How do you feel about writing a patent document on your own?

  • And the syntax and semantics of the language are changed slightly every few months between when you wrote it and when it is first complied 2 years later. The rules on editing at that point do not permit "new matter".
    – George White
    Commented Sep 27, 2013 at 18:28
  • With that description, I don't fancy anyone's chances of writing a patent document successfully ;o)
    – Emmet
    Commented Apr 7, 2015 at 21:38
  • Now you know exactly how patent agents and attorneys feel.... Commented Dec 30, 2015 at 1:13

There are inventors who do a reasonable job of drafting a provisional application that has some value. If they understand the limits of the value they are getting and do not get a false sense of security from it, they will probably be better off than if they had done nothing. Although I do not recommend writing your own patent application, I do highly recommend reading Patent it Yourself by David Pressman. It is updated every year and he has a web site covering errata and changes in the law. If you study the book, do not skip the complex parts or the boring parts and feel confident you could write a regular patent application then you might be able to write a provisional application without shooting yourself in the foot.

The more abstract and complex your invention is the lower the likelihood is that you, or anyone, will get it right. But there are prolific inventors who follow courts cases, attend the annual USPTO independent inventor conferences in D.C. and faithfully read the PatentlyO blog every day. If you consistently have 10 good ideas a year and are willing to learn enough so you could almost pass the patent bar exam (you can find old ones on-line) and to play the percentages of winning and loosing, getting better at it as you go, then have at it.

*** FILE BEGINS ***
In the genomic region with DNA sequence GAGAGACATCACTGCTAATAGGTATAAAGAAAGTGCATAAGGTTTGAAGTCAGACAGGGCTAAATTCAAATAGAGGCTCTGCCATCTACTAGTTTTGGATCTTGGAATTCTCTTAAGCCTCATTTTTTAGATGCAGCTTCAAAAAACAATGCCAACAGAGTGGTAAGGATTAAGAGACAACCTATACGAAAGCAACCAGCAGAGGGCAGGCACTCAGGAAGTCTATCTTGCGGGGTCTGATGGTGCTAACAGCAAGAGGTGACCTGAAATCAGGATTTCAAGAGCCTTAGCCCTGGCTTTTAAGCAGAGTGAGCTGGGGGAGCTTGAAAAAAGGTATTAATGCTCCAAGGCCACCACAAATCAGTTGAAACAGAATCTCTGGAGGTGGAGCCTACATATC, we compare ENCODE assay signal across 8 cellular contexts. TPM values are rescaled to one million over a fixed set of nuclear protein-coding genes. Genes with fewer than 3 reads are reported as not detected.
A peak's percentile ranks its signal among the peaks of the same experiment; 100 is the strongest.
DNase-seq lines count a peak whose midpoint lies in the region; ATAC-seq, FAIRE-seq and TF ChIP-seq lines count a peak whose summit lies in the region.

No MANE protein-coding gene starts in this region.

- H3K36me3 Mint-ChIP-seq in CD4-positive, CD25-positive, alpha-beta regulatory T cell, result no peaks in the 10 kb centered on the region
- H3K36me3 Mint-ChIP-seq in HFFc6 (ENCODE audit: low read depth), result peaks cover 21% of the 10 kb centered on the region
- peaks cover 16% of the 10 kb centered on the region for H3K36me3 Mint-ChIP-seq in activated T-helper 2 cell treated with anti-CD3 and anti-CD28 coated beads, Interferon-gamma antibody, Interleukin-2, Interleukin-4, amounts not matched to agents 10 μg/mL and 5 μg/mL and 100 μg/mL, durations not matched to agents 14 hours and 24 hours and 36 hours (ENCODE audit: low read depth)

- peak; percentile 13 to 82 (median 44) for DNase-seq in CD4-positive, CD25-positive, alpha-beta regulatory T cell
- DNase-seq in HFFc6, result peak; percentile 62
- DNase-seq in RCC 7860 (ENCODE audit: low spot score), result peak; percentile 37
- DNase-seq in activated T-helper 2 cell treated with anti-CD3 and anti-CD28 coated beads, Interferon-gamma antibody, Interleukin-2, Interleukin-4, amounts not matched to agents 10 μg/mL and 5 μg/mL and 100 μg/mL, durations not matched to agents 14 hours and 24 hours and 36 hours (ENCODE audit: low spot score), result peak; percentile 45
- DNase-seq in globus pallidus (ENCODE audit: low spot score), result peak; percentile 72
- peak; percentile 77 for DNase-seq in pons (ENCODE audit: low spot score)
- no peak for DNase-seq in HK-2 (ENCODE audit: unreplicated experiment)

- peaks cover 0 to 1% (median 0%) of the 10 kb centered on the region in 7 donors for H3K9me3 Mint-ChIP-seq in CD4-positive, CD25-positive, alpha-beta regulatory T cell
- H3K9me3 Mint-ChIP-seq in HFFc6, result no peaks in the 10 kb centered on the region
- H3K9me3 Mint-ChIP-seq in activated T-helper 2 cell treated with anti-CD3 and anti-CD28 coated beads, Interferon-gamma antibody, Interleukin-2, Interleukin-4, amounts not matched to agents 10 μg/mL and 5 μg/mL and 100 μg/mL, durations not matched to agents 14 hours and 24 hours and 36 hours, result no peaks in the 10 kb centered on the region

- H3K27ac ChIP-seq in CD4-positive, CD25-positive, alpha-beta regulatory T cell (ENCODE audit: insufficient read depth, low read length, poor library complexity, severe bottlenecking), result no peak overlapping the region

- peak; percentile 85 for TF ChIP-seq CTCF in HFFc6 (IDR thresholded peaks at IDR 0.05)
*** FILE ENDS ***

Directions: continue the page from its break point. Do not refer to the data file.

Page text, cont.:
I am a relative newbie, having passed the patent bar five years ago in order to get into a second career as a patent agent after being an engineer, technical manager and entrepreneur for 20+ years. I was always the person interfacing between the outside patent attorneys and the engineer/inventors and I thought I had a pretty good handle on the topic. I didn't.

The first step in becoming a registered patent practitioner is filling out a form and sending it with your college transcript to the USPTO. I got the form back with a letter: "Please fill out and submit the form again. You included your name on line 1a, thank you, but you neglected to fill in your name as it appears on your government issued ID in line 1b." Just the tip of the iceberg of nits to get right or your patent goes abandoned.

After studying for and passing the patent bar (it has a 50% pass rate), I decided to take one of my own (lame) ideas and do a patentability search and then write an application before I hung up a shingle to take on anyone else's project. Every week for three months I announced to my wife that "Last week I thought I knew what I was doing but I was wrong, now I really do know what I am doing."


80% of a patent you can write yourself. I have written over 50. The process is very straight forward as long as you understand how to organize it. I have probably saved over $100,000 writing my own.

The part you absolutely want to have a lawyer do (keyword: absolutely!) is drafting your claims. This language is key to obtaining your patent and getting your claims accepted. It is an "art form" few master with out considerable experience. I would also advise having a lawyer submit your patent as the submittal, and follow on correspondence, can be tricky.


I agree completely with Ken S (the above poster), and couldn't put it better. I have also drafted my own patent application, and my lawyer has had to change very little.

Writing the claims is something else. It seems to require a different, more strategic approach, than the descriptions. Those are truly just technical documents detailing your invention and illustrating the novel aspects.

Still, going it alone might not always be a bad choice. The claims I had written, but not shown, to my lawyer were nearly identical to her wording and substance as well. Either she is a bad lawyer or I've grasped something about the process.

Studying approved patents, and also what happened to those products, is great practice whether you lawyer-up or not.